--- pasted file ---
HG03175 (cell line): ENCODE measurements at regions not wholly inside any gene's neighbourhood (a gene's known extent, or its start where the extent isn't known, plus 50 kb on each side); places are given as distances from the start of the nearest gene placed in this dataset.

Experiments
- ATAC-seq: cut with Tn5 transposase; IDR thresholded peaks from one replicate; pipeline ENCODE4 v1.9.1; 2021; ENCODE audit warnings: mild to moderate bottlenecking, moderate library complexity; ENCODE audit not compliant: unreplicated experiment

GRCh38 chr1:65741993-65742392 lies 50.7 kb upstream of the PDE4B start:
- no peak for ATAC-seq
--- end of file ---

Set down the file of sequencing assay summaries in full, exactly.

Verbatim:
HG03175 (cell line): ENCODE measurements at regions not wholly inside any gene's neighbourhood (a gene's known extent, or its start where the extent isn't known, plus 50 kb on each side); places are given as distances from the start of the nearest gene placed in this dataset.

Experiments
- ATAC-seq: cut with Tn5 transposase; IDR thresholded peaks from one replicate; pipeline ENCODE4 v1.9.1; 2021; ENCODE audit warnings: mild to moderate bottlenecking, moderate library complexity; ENCODE audit not compliant: unreplicated experiment

GRCh38 chr1:65741993-65742392 lies 50.7 kb upstream of the PDE4B start:
- no peak for ATAC-seq